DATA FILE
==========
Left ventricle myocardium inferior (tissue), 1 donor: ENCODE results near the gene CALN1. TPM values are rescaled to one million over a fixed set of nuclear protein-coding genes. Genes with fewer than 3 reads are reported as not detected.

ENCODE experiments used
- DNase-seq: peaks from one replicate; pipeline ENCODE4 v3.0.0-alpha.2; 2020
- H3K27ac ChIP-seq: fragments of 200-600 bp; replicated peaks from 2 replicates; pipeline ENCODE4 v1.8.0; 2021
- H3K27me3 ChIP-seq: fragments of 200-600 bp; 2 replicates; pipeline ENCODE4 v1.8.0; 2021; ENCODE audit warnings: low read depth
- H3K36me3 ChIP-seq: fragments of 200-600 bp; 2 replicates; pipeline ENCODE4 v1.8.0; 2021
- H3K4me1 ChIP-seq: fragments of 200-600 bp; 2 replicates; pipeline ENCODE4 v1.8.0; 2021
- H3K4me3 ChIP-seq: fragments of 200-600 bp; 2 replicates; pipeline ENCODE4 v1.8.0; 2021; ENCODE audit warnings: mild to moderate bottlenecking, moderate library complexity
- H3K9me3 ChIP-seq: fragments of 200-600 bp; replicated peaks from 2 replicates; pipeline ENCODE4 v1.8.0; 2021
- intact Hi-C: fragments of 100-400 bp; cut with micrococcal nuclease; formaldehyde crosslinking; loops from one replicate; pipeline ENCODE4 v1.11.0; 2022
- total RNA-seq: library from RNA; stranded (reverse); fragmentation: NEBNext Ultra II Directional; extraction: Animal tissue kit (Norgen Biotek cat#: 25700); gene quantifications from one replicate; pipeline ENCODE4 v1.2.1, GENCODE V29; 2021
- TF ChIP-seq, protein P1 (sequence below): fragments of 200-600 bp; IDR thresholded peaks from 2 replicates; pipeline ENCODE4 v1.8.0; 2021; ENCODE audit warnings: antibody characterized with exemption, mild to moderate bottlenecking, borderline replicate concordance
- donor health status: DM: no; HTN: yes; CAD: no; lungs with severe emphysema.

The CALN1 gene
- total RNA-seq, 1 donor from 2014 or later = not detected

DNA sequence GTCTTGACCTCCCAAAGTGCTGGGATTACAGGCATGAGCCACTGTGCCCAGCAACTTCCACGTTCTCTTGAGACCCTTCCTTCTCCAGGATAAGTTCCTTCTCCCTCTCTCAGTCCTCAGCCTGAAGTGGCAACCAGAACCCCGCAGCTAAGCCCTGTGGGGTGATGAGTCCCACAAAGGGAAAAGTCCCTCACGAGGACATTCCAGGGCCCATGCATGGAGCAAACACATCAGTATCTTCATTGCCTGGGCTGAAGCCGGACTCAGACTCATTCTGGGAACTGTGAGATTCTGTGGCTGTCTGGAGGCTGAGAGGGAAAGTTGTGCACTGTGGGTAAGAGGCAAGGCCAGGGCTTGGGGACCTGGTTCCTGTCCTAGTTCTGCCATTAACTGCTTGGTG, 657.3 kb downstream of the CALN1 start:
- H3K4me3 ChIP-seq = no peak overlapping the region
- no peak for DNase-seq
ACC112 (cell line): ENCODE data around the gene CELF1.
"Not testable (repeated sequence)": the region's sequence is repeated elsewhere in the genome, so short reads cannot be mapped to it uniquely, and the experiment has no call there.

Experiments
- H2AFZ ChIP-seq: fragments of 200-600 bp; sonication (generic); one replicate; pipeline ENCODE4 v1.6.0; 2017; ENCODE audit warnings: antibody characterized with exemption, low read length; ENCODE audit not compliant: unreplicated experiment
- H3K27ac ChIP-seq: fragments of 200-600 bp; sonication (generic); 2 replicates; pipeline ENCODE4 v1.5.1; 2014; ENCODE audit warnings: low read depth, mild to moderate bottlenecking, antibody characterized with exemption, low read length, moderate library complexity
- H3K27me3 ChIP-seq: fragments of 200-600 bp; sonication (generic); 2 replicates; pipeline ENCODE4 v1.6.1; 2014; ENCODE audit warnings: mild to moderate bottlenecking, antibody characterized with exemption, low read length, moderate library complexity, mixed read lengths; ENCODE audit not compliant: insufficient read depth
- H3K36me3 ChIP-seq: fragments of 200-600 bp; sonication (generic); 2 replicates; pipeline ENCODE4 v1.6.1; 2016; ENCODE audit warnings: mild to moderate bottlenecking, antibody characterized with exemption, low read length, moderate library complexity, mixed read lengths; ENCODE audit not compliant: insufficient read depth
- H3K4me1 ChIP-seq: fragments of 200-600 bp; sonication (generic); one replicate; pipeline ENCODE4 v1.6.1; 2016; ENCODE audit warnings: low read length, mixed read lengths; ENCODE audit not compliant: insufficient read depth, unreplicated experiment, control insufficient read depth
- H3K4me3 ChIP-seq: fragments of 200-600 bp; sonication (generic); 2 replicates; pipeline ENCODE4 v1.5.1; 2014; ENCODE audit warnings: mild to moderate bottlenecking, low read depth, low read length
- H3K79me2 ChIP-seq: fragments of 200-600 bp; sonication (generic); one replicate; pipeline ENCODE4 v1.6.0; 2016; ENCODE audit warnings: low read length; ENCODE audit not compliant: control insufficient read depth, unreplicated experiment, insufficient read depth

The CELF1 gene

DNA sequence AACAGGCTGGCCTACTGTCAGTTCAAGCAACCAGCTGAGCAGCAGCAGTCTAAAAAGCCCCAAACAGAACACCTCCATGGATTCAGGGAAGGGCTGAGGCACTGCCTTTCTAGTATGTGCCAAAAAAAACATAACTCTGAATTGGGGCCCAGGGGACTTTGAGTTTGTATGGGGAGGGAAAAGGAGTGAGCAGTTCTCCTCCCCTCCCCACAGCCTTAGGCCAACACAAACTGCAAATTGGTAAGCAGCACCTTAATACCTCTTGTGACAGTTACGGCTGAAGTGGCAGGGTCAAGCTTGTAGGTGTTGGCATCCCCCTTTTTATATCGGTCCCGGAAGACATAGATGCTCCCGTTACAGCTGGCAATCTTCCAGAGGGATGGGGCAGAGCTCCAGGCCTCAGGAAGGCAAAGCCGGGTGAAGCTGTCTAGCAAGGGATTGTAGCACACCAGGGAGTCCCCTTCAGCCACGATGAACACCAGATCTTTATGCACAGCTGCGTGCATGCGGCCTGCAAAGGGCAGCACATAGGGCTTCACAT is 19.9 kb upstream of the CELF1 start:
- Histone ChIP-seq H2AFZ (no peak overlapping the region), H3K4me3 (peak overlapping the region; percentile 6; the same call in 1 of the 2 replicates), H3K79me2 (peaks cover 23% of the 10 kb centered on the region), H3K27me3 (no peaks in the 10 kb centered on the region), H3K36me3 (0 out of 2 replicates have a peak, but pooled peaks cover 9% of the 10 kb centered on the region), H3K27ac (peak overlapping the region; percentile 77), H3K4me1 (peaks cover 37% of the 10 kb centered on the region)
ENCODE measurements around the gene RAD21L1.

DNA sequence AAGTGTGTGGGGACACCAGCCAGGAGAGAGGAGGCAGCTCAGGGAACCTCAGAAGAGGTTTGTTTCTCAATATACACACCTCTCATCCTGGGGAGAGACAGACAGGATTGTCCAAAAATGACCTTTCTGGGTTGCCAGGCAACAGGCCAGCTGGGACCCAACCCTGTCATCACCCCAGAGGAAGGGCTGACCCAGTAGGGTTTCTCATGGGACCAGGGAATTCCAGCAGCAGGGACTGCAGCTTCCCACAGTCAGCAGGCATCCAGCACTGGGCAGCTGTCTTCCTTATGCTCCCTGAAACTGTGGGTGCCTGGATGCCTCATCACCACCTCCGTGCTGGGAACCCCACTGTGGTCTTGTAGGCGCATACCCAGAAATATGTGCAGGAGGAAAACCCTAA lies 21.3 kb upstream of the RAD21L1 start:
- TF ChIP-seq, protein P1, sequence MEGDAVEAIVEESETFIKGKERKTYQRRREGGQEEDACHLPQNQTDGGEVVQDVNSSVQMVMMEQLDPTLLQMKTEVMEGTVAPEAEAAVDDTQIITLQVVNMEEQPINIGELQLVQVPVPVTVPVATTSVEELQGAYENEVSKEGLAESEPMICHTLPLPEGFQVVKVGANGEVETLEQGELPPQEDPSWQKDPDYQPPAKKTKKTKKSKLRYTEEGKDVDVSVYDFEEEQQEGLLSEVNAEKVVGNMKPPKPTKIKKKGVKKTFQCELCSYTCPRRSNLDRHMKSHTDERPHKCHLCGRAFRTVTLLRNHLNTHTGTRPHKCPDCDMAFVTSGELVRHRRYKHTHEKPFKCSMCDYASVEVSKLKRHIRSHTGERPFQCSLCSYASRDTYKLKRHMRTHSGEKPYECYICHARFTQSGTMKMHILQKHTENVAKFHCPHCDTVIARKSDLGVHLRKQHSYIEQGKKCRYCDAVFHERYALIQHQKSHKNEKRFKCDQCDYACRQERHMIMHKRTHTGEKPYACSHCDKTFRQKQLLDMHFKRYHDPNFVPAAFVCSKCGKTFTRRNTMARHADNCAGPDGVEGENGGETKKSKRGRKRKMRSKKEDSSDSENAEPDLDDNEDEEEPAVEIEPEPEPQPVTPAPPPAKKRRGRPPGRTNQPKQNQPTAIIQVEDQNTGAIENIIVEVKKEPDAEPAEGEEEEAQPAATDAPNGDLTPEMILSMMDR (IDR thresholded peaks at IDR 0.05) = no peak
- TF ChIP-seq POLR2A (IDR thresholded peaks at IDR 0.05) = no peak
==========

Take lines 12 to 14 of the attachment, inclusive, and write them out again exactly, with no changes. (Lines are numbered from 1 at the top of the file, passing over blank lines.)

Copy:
- TF ChIP-seq, protein P1 (sequence below): fragments of 200-600 bp; IDR thresholded peaks from 2 replicates; pipeline ENCODE4 v1.8.0; 2021; ENCODE audit warnings: antibody characterized with exemption, mild to moderate bottlenecking, borderline replicate concordance
- donor health status: DM: no; HTN: yes; CAD: no; lungs with severe emphysema.

The CALN1 gene